KENNEDY SPACE CENTER, Fla. - NASA’s new moon rocket sprang another dangerous fuel leak Saturday, forcing launch controllers to call off their second attempt this week to send a crew capsule into lunar orbit with test dummies. The inaugural flight is now off for weeks, if not months.
The previous try on Monday at launching the 322-foot (98-meter) Space Launch System rocket, the most powerful ever built by NASA, was also troubled by hydrogen leaks, though they were smaller. That was on top of leaks detected during countdown drills earlier in the year.
After the latest setback, mission managers decided to haul the rocket off the pad and into the hangar for further repairs and system updates. Some of the work and testing may be performed at the pad before the rocket is moved.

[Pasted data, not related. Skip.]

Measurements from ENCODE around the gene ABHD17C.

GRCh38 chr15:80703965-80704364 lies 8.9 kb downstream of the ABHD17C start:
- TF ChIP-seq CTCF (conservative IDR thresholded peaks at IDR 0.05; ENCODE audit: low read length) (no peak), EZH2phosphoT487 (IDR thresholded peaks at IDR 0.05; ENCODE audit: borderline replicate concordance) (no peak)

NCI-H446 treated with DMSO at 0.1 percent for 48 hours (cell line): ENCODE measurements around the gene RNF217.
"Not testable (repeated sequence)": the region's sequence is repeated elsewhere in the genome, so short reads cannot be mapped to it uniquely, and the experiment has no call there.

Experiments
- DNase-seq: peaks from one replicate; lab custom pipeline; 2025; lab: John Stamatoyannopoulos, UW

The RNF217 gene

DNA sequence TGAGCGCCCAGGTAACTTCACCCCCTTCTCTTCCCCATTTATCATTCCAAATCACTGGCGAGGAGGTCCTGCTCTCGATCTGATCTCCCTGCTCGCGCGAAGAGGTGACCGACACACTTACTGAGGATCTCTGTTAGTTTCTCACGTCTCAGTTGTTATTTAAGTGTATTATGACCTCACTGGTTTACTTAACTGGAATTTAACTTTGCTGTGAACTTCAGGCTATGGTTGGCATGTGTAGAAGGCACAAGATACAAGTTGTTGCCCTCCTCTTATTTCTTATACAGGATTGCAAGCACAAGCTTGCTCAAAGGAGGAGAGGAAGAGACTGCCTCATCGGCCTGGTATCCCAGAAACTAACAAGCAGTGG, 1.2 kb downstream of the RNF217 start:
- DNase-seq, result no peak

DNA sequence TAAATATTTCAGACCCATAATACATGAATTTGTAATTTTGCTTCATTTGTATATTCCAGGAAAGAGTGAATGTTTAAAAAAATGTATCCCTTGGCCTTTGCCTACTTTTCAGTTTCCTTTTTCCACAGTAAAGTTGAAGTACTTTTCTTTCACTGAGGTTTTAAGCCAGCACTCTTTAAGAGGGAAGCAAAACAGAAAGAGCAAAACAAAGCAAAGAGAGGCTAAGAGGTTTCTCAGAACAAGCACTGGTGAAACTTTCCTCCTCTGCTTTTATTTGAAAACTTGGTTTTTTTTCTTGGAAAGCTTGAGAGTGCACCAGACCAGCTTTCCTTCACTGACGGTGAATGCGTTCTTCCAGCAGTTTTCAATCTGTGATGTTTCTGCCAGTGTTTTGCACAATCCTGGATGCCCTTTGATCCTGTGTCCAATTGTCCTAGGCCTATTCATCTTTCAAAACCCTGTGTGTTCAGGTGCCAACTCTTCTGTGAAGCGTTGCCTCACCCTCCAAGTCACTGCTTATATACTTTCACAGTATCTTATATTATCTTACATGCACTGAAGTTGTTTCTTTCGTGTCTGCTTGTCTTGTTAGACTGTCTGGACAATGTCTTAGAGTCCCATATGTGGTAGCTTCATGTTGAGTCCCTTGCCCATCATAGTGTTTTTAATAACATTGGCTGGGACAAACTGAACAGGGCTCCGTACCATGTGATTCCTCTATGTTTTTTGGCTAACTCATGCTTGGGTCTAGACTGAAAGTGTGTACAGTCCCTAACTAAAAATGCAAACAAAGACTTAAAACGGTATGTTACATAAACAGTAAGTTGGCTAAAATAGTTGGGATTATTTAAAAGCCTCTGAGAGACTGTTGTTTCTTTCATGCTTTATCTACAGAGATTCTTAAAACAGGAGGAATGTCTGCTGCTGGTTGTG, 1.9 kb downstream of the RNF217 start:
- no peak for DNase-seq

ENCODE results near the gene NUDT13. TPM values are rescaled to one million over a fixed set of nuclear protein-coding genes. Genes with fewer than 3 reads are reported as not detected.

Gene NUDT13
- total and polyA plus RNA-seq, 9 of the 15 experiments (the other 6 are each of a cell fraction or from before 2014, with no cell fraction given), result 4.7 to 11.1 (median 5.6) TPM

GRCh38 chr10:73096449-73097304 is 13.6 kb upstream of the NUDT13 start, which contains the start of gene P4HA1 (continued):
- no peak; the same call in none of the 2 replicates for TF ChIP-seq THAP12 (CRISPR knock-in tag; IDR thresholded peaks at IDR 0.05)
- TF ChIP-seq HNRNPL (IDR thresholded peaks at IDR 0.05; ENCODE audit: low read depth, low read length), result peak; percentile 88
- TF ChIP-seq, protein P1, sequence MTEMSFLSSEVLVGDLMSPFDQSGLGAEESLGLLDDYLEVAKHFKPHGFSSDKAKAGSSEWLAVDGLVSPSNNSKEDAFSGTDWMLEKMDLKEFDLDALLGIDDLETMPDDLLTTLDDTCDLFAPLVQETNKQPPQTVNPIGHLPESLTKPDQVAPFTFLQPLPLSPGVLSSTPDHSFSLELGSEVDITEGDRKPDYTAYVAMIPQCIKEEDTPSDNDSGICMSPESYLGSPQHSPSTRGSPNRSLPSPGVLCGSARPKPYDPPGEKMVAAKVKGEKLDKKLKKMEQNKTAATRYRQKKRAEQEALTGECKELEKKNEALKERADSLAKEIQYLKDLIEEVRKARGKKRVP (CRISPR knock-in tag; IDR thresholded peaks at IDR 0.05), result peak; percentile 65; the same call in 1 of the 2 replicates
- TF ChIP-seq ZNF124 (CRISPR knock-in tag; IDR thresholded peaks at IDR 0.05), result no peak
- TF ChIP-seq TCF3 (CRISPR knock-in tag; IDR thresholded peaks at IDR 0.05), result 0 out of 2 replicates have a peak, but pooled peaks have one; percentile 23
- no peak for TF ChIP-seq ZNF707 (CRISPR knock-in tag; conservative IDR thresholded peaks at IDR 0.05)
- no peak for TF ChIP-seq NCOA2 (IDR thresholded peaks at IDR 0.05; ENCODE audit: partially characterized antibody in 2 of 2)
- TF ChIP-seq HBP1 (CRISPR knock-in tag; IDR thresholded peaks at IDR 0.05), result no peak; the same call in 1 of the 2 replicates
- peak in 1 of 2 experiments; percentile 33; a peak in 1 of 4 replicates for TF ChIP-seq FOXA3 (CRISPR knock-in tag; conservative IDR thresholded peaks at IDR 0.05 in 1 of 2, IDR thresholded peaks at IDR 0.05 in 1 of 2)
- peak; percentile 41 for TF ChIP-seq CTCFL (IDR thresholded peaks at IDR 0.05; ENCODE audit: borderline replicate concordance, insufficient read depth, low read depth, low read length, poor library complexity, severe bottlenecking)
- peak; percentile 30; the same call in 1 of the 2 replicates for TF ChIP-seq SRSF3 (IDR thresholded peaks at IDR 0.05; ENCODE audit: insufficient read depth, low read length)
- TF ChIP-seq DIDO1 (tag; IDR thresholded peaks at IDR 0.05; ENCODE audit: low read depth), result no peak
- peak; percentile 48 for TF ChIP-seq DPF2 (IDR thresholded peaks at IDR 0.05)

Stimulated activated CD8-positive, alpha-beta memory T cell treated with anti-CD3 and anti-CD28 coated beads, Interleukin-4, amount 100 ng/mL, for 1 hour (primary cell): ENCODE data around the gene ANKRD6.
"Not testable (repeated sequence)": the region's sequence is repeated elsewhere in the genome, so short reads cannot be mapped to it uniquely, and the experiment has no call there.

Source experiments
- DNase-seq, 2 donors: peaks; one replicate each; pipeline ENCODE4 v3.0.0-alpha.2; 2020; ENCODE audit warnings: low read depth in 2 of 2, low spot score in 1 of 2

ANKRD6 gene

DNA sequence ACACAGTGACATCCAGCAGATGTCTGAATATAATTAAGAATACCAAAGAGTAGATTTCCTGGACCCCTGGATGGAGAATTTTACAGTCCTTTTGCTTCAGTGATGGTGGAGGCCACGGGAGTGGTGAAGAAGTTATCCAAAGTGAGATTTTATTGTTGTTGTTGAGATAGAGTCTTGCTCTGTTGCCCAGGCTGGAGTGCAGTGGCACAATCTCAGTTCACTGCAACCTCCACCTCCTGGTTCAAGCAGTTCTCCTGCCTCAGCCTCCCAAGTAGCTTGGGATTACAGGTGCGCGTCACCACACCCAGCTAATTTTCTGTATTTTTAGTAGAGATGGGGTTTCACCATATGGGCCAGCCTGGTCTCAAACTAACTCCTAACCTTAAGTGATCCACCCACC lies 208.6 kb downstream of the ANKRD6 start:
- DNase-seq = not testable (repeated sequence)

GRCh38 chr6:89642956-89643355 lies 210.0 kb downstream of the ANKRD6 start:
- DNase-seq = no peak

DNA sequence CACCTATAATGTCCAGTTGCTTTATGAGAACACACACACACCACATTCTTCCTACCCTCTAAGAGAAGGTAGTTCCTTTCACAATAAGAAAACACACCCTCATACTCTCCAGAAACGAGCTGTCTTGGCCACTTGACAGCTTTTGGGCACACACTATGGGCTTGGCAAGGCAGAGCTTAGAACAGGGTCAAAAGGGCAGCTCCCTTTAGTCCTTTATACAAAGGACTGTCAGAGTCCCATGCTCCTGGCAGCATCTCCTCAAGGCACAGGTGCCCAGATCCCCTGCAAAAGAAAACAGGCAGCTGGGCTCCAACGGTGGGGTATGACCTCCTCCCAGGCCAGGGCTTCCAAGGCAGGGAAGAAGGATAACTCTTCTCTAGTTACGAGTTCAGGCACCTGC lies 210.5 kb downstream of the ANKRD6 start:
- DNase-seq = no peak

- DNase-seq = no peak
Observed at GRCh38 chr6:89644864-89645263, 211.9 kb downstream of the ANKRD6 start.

"Teams have decided to replace the seal on an interface, called the quick disconnect, between the liquid hydrogen fuel feed line on the mobile launcher and the Space Launch System (SLS) rocket while at the launch pad," NASA said in an Artemis I mission blog post on Tuesday. "Performing the work at the pad requires technicians to set up an enclosure around the work area to protect the hardware from the weather and other environmental conditions, but enables engineers to test the repair under cryogenic, or supercold, conditions."
Either way, several weeks of work will be needed, according to officials.
With a two-week launch blackout period, the rocket is now grounded until late September or October. NASA will work around a high-priority SpaceX astronaut flight to the International Space Station scheduled for early October.
The Associated Press contributed to this report.